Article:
Some Observations on the Structure of Euripides’ Troades

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Ra'anana Meridor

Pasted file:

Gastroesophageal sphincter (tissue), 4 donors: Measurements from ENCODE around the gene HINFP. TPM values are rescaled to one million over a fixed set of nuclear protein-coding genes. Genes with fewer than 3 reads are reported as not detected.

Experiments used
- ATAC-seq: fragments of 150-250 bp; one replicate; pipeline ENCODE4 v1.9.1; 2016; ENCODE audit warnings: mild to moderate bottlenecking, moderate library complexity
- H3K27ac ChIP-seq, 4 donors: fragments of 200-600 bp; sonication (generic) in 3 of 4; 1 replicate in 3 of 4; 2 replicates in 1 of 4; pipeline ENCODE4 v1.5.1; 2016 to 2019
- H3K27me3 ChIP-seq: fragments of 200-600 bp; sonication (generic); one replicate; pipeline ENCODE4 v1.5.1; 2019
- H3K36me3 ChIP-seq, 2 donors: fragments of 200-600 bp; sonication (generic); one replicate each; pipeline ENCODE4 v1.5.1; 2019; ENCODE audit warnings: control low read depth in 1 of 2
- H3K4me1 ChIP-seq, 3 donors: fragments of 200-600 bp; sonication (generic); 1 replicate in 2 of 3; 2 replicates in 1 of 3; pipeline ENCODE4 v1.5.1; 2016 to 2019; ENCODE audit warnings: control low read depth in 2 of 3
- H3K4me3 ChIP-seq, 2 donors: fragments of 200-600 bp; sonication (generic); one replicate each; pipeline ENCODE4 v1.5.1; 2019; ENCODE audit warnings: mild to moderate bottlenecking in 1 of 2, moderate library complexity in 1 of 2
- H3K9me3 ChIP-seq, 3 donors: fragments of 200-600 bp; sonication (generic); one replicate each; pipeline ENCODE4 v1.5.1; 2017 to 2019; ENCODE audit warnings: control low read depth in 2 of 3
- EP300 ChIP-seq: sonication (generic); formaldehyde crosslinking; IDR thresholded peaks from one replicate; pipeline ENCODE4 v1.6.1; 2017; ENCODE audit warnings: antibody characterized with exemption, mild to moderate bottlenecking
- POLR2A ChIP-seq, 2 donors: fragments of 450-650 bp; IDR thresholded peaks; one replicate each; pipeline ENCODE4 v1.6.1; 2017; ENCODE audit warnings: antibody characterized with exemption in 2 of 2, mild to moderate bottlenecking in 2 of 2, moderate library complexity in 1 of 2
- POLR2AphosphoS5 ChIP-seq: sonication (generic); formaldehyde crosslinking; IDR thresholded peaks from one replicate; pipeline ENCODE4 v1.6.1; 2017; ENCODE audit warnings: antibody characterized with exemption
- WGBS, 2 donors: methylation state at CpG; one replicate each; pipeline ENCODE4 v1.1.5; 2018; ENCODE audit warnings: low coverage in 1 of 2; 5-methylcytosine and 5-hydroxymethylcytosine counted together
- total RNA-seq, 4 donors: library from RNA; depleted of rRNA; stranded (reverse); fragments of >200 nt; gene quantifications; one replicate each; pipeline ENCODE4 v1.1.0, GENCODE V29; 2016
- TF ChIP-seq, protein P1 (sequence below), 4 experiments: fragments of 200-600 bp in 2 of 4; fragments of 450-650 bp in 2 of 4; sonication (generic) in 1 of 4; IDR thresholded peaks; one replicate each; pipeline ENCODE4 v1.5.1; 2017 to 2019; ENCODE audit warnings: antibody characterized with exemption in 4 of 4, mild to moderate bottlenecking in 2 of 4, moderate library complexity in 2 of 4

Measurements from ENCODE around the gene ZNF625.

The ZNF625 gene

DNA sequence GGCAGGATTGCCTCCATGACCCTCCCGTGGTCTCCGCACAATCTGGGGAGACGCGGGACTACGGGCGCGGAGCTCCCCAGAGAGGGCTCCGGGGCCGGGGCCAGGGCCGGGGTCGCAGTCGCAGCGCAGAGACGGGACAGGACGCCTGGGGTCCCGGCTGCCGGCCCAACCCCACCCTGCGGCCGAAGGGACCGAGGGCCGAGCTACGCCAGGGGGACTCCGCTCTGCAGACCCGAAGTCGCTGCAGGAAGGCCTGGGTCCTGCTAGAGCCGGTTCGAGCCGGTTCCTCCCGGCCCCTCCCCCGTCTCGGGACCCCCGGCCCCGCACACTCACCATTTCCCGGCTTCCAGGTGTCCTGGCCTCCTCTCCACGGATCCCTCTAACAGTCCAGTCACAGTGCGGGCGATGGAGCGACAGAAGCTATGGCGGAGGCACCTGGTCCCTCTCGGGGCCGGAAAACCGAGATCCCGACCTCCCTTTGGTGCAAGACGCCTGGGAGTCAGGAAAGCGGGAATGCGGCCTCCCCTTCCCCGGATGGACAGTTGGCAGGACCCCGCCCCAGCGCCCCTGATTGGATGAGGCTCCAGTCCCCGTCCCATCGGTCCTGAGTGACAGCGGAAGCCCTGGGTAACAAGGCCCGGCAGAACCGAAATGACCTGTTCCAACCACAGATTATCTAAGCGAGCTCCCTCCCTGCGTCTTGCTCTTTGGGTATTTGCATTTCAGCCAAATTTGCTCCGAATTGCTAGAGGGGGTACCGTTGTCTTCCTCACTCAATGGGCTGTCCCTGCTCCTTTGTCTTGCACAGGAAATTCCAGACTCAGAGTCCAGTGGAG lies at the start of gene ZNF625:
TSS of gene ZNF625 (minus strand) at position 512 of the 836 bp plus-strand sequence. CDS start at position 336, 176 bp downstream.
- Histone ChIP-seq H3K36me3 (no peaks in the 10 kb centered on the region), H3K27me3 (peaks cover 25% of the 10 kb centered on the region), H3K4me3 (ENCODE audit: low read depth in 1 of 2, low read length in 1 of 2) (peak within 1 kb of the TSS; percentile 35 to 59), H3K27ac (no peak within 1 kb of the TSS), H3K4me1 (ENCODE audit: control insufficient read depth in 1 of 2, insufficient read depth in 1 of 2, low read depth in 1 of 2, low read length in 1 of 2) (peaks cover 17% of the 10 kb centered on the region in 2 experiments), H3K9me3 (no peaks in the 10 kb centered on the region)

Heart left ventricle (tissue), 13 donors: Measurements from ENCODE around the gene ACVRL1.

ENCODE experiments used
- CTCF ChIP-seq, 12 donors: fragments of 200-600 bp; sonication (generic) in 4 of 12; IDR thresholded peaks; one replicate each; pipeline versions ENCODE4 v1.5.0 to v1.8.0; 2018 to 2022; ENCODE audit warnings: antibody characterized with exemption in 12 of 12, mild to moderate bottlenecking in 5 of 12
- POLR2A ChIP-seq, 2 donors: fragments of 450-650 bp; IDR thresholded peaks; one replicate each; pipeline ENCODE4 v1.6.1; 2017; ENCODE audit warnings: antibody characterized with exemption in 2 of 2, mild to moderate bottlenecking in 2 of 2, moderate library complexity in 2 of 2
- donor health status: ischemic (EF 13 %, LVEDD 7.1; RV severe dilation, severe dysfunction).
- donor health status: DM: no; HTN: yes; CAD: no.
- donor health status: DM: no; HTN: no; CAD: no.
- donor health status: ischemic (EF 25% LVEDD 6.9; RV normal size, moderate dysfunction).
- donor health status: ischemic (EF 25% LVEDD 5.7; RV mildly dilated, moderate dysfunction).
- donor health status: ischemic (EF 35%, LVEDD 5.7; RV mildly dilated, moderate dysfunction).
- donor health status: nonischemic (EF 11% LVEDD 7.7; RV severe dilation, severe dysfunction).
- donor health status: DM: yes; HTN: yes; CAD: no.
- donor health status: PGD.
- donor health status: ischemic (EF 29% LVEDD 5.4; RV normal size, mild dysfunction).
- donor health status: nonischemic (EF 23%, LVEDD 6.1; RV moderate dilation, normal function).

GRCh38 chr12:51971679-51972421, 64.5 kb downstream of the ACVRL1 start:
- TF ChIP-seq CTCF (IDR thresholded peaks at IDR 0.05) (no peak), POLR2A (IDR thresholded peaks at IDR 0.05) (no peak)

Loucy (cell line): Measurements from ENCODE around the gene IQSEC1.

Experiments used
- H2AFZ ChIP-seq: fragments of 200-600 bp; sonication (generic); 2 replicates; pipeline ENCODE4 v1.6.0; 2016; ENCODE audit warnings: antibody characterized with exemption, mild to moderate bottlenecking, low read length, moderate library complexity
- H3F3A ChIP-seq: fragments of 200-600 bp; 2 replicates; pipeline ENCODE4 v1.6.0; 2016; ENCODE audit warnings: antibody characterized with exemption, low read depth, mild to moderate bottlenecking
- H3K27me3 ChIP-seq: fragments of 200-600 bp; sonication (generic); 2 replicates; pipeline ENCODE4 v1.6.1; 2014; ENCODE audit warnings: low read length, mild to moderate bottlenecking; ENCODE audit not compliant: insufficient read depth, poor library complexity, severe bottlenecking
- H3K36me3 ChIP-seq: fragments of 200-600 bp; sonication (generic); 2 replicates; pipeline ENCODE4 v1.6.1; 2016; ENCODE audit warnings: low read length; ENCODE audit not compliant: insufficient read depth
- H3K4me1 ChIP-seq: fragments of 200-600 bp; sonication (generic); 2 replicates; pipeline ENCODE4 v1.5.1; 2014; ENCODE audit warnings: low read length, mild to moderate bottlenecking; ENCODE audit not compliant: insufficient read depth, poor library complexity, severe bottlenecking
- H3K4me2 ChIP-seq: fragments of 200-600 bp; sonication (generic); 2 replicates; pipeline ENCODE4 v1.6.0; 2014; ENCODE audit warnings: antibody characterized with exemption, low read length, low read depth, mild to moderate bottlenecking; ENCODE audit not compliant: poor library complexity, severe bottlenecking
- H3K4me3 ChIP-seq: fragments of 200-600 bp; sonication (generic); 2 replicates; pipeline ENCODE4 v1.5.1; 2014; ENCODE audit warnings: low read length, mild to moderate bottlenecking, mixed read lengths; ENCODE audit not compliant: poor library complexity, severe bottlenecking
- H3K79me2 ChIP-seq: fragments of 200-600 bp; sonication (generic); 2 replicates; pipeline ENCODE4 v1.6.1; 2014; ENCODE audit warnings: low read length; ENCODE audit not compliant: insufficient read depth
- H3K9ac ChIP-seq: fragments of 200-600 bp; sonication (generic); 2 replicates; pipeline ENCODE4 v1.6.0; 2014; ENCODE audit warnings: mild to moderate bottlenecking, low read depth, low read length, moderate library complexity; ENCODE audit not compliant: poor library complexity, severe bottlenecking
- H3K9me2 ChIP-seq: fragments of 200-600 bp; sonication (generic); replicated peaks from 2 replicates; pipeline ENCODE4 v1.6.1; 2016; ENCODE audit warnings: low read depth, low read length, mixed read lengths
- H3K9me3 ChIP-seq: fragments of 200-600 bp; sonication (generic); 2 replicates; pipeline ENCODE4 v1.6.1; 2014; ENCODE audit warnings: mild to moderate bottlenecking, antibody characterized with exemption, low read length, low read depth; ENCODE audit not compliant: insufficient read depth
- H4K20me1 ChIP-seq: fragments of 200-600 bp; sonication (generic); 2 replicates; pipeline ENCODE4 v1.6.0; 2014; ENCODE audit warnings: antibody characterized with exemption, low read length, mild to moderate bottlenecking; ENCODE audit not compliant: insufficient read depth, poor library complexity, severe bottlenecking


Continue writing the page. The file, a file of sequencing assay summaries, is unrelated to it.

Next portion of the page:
Euripides’ Troades has been criticized for its piecemeal structure since all three episodes arise from the play’s opening and develop independently. This article demonstrates the unity that nonetheless underlies the various sections of the play. There is a consistent progression in the characters and the order of their appearance in relation to Hecuba, who is continually on stage. Astyanax’s burial towards the end of the play which comes in the wake of earlier allusions is another unifying factor, while visual tableaux found at the opening of each major section of the play repeatedly portray the disruption of civilized life. Although the Trojans are responsible for their plight, Euripides presents the Trojan women as deserving the utmost pity.

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